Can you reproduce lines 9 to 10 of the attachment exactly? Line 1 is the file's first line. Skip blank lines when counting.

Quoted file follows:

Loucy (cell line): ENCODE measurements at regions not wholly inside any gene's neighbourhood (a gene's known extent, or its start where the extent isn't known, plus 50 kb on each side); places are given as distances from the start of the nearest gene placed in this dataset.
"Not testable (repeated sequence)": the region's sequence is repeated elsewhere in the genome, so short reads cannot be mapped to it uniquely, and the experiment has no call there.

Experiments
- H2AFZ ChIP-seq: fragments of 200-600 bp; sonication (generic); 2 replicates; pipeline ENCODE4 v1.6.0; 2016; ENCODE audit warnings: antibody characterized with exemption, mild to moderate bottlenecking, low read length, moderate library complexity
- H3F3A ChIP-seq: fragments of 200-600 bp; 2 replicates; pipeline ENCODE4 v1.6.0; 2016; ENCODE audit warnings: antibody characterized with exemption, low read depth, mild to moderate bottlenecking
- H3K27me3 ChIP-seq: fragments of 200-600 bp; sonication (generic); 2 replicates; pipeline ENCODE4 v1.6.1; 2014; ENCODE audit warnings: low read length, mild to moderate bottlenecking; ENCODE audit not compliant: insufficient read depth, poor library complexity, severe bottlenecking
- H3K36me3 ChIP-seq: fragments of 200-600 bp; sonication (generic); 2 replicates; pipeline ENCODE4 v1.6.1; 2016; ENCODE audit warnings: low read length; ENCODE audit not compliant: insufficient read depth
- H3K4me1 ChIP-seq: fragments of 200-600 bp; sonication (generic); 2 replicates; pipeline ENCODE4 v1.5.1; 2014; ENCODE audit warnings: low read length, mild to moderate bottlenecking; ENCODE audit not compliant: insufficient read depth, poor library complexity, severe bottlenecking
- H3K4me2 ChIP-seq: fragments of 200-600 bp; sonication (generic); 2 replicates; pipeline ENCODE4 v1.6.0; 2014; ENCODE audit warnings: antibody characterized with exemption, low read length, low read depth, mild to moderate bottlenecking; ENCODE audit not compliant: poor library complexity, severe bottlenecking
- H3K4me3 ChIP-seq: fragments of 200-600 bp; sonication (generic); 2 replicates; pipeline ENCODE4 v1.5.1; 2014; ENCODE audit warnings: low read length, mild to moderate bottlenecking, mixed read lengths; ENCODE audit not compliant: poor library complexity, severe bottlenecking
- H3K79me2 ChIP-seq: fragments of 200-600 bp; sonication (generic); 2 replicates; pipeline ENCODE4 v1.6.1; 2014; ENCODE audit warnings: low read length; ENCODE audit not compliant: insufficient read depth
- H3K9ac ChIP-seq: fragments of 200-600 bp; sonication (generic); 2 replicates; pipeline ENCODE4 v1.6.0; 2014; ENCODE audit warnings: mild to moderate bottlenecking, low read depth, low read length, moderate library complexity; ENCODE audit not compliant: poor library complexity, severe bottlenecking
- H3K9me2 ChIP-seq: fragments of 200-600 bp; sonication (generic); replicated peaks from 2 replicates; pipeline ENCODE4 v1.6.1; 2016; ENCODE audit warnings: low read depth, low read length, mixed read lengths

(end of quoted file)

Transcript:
- H3K4me2 ChIP-seq: fragments of 200-600 bp; sonication (generic); 2 replicates; pipeline ENCODE4 v1.6.0; 2014; ENCODE audit warnings: antibody characterized with exemption, low read length, low read depth, mild to moderate bottlenecking; ENCODE audit not compliant: poor library complexity, severe bottlenecking
- H3K4me3 ChIP-seq: fragments of 200-600 bp; sonication (generic); 2 replicates; pipeline ENCODE4 v1.5.1; 2014; ENCODE audit warnings: low read length, mild to moderate bottlenecking, mixed read lengths; ENCODE audit not compliant: poor library complexity, severe bottlenecking